Now that we have covered the features of the G2, it’s time to take a look at the hardware inside and then talk about how the phone performed. First things first, the G2 comes with Qualcomm’s 2.26GHz quad core Snapdragon 800 processor and 32 gigs of on board storage. This is the big brother to the processor that we saw in the MAXX. The G2 uses the Adreno 330 GPU to help you play all of your games as well. When using the G2, page loads were snappy and I never ran into any lag or hiccups. I ran the phone through our normal benchmark suite as well to get a better idea of where it placed. As you can see below, other than the Nvidia Shield with its much larger form factor, nothing compared in performance.
When it came to battery testing I ran the G2 through a new battery test. In the past I have used GLBenchmark 2.5.1, they have updated the software a few times and with their new GFXBench 3.0 software they have once again included a battery benchmark. That does mean I can’t directly compare the battery performance number from the G2 to previous phones, but I will say that this seems to be extremely close. Below are the old results, to compare the G2 is rated for 235 minutes using the new test. Considering this is using a 3D game to put the phone under load, this is a very respectable number and much better than most of the phones we have tested. The Note 2 and the MAXX are the only two phones that best the G2 and they have larger batteries. Please keep in mind, like most phones that pack in large batteries, the G2 doesn’t have a removable battery. This shouldn’t bother most, but some people do prefer to have the option.
While we are talking about battery performance, the Verizon version of the G2 is the only model to offer wireless charging. I can’t talk highly enough about this feature. It’s great to be able to just drop my phone on the charger without having to fuss with the plug. It also makes it easy to pick up a call when the phone is charging as well.
Moving to other performance aspects I really wanted to talk about the biggest issue I had with the G2. The decision to move the buttons to the back of the phone might seem logical when you think about small hands and large phones. But in a lot of other aspects I found the buttons to be extremely frustrating. First, just trying to unlock or lock the phone using the power button can be time consuming. Not being able to see the buttons I found myself randomly pressing buttons. This caused me to turn the volume down when trying to lock the phone multiple times. To be sure it wasn’t just me; I let a few other people give it a try. Every single person struggled then flipped the phone over to try to understand them. Even after having the phone for almost two months this continued to be an issue, but using the double tap feature on the front of the phone to unlock helped. It’s sad that they had to include a feature like that just to compensate for oddly placed buttons.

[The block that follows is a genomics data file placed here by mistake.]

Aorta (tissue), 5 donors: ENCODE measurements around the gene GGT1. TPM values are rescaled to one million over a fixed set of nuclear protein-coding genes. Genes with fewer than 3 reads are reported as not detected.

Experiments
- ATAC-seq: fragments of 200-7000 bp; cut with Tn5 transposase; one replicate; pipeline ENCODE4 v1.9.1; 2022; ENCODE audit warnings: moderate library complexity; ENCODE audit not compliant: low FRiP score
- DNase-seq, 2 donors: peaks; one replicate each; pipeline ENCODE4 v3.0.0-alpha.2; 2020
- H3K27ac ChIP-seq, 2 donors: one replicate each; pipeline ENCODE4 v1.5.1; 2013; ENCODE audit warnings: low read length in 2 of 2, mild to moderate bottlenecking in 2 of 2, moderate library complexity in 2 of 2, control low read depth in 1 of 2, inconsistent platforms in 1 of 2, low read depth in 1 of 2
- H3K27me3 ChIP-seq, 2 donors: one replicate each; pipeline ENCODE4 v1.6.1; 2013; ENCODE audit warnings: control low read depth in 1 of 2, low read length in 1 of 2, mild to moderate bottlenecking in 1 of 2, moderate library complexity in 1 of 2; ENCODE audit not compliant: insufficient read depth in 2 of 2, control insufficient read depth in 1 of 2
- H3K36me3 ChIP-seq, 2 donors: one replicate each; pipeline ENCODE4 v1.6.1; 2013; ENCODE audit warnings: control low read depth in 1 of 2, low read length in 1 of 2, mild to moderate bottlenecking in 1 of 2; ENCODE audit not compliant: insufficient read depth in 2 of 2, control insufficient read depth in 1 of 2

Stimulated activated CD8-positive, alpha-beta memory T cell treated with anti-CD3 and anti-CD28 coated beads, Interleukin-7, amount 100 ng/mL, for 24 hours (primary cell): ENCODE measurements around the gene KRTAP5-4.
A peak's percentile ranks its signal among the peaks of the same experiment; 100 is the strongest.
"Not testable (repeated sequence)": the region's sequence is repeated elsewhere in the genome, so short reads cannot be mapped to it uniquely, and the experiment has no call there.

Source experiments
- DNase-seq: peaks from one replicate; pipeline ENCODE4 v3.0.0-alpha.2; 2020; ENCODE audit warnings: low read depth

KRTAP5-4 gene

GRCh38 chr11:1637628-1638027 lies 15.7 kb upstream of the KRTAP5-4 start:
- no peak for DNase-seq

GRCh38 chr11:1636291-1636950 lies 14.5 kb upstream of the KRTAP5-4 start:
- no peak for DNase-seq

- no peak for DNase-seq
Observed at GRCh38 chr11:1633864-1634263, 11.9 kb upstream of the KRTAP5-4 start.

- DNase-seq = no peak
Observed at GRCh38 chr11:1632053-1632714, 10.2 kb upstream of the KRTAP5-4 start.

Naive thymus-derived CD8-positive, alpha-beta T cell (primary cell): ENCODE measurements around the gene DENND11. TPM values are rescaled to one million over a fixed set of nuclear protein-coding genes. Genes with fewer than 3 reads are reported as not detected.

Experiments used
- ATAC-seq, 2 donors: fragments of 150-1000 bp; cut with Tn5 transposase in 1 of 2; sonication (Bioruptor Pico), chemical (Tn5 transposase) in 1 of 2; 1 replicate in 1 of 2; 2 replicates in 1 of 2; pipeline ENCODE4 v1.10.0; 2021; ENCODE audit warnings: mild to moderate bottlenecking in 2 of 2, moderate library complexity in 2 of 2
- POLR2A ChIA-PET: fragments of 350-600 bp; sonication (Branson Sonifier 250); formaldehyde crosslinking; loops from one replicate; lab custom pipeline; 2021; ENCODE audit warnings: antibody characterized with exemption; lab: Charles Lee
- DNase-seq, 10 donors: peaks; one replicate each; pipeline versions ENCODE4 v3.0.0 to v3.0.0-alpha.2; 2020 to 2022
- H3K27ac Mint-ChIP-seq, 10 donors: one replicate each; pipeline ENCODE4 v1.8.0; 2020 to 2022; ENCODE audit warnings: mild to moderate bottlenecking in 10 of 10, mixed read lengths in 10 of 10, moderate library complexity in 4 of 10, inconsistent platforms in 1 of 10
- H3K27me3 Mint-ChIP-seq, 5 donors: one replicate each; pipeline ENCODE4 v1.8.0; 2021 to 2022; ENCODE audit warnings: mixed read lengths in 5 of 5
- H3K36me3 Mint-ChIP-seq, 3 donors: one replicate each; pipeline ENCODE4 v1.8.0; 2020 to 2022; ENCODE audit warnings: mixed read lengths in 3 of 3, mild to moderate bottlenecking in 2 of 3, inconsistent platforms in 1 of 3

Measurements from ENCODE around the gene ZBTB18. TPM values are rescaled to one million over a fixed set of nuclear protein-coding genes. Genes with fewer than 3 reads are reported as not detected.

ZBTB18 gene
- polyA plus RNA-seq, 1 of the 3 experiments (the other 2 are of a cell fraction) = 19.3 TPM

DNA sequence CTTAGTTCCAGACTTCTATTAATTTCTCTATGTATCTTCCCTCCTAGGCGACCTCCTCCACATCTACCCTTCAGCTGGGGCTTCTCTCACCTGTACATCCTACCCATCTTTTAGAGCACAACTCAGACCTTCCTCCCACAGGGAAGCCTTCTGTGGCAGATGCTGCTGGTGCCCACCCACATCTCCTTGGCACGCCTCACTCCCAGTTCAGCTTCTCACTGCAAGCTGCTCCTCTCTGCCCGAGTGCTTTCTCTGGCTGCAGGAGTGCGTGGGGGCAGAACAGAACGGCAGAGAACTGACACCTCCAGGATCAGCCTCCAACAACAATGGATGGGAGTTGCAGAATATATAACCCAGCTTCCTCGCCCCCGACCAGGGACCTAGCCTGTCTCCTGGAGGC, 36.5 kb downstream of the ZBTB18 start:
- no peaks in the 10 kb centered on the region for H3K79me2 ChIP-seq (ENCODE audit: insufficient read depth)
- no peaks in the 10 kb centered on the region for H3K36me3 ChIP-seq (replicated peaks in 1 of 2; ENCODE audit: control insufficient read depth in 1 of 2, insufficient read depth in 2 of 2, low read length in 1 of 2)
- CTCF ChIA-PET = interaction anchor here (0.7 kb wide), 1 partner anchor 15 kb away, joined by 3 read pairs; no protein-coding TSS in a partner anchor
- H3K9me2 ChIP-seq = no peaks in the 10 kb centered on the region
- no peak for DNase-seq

Even worse, at least 5 times I found myself driving and heard a clicking noise. With the phone in my left pocket it unlocked and started taking pictures over and over. The first time I saw 30+ black pictures in the gallery I thought maybe the data was being corrupted, but once I heard the pictures being taken It all made sense.
The G2’s has two built in cameras. One is a 2.1 MP Full HD Front-Facing Camera and the other is a 13MP camera with Optical Image Stabilization. What did this mean for camera performance? Well the front facing pictures were good enough to get the job done, but nothing impressive at all. The 13MP camera did take nice photos when you have enough light. But I did end up with some photos that were a little blurry. As it turns out the button placement haunted me once again, getting greasy fingerprints on the lens a few times when trying to press the buttons under it. Here are a few photos, the cat was taken inside in medium light, the snow outside on an overcast day, the sunset well was a sunset, and the picture of Koolaid was under bright lights.
I mentioned the double tap to unlock. There were a few other quirks to the G2. First as of this review the G2 was running on 4.2.2 Jelly Bean. LG included all of the features that we know and love from Jelly Bean but they did also slip in a few of their own tweaks. The most noticeable to me was the odd blue apps button. I have been a big fan of the app button on the Nexus devices because of its simple look and centered location. Having it be the same between my nexus devices as well as the Shield made it easy to find as well. LG moved their app icon over to the right side and changed it to a blue icon. This might sound silly but it took me a little while to get used to it. I thought it was just me until I saw my wife struggle to find the apps a few times as well. Anyone who picks up the G2 will adjust to the minor change, but keep it in mind for your first use.
LG also included a few of their own apps with the G2 like the notebook app for creating drawings or notes, Polaris Office 5 to help you open up your office files on the go, a quick translator, even a video editor. My favorite though was the quick remote app that uses the build in IR blaster to let you turn the G2 into your whole house remote control. I tested this on our TV and cable box with great luck. Setting everything up took only a few minutes. If your device isn’t preprogrammed you can also point it at your phone and manually program it as well. It’s good they included this because LG has the IR Blaster locked down, meaning no other apps can use it. I would be upset about this but honestly their app is as good if not better than everything else on the market.